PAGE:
Published online Mar 18, 2015. doi: 10.5312/wjo.v6.i2.284
Peer-review started: May 7, 2014
First decision: May 23, 2014
Revised: September 22, 2014
Accepted: October 14, 2014
Article in press: October 16, 2014
Published online: March 18, 2015
AIM: To examine the effects of patients’ characteristics mainly obesity on operative duration and other outcome measures of knee arthroplasty.
METHODS: This is a retrospective chart review of 204 patients who had knee arthroplasty within the past five years (2007-2011) at King Abdulaziz Medical City in Riyadh, Kingdom of Saudi Arabia. The data collection form was developed utilizing the literature review to gather all the needed variables. Data were gathered from admission notes, nursing notes, operative reports and discharge summaries.
RESULTS: A feasible sample of 204 patients were included in the study. Of those patients, 155 (76%) were females. The mean age was 70.1 years for males (SD ± 9.4) and 62.7 years (SD ± 8) for females. Regarding the type of total knee replacement (TKR), 163 (79.9%) patients had unilateral TKR and 41 (20.1%) had bilateral TKR. Nine patients (4.4%) had a normal body mass index (BMI) (18.5 to < 25). Overweight patients (BMI 25 to < 30) represented 18.1%. Obesity class I (BMI 30 to < 35) and obesity class II (BMI from 35 to < 40) were present in 23% and 29.9% of the patients, respectively. Morbid obesity (BMI greater than 40) was present in 24.5%. The mean duration of surgery was 126.3 min (SD ± 30.8) for unilateral TKR and 216.6 min (SD ± 55.4) for bilateral TKR.The mean length of stay in the hospital was 12 d (SD ± 4.9). The complications that patients had after the operation included 2 patients (1%) who developed deep venous thrombosis, 2 patients (1%) developed surgical wound infections and none had pulmonary embolism. Patients' characteristics (including age, gender, BMI and co-morbidities) did not have an effect on the operative duration of knee replacement nor the length of hospital stay.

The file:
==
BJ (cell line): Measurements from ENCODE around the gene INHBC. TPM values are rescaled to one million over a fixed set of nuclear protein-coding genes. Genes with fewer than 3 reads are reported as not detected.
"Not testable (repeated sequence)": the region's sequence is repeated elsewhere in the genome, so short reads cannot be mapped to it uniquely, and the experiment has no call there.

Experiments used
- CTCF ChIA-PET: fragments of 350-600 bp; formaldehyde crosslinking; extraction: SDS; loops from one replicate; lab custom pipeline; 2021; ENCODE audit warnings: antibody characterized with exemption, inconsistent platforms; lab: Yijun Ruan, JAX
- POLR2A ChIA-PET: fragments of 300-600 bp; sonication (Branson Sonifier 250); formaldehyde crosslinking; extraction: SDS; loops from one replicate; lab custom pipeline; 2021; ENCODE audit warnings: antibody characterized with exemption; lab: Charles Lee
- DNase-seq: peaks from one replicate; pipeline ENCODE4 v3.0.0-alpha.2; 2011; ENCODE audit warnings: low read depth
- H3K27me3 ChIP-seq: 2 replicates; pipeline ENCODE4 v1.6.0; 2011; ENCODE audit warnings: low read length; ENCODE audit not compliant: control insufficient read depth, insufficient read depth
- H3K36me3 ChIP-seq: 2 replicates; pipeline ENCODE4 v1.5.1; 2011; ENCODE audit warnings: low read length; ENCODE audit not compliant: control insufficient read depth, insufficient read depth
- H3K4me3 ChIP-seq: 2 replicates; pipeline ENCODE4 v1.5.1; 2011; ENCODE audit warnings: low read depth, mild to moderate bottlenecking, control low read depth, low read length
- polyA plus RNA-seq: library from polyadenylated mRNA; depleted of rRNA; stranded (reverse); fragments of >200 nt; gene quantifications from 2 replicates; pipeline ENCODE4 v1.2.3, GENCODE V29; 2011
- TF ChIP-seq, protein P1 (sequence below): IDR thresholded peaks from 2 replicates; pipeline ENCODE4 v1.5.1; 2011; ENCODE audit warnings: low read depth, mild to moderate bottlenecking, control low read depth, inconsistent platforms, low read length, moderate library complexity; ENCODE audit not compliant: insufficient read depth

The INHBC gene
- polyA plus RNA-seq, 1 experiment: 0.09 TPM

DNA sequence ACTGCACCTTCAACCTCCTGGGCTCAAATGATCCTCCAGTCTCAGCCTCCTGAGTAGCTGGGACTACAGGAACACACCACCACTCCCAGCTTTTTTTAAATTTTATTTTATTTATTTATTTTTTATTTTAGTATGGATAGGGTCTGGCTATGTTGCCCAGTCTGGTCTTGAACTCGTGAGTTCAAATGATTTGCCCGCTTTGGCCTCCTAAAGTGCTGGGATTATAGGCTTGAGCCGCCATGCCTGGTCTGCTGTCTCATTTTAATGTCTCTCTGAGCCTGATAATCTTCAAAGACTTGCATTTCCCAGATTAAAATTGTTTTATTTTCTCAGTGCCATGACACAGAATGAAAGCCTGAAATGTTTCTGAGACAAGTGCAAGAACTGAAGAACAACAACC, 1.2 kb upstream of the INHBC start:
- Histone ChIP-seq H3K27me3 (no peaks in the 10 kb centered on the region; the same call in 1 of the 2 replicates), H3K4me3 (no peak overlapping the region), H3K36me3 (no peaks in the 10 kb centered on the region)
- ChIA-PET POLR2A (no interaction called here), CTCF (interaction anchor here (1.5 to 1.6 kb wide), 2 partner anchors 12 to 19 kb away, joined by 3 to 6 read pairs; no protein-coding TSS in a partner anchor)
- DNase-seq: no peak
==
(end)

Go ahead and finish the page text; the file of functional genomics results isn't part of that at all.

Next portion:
CONCLUSION: Our study shows that obesity and other patients’ characteristics do not have effect on the operative duration nor the length of hospital stay following TKR.
Core tip: Studying the effects of obesity and other patient’s characteristics on the outcome and operative duration of knee arthroplasty (KA) is of great value for both patients and physicians. Studies regarding this subject have shown conflicting results, and the importance of these factors on the decision to perform KA is debatable among surgeons. In our study, we demonstrated that higher body mass index values were not associated with longer duration of surgery. We also found that patients’ characteristics did not seem to be an important determinant of length of stay.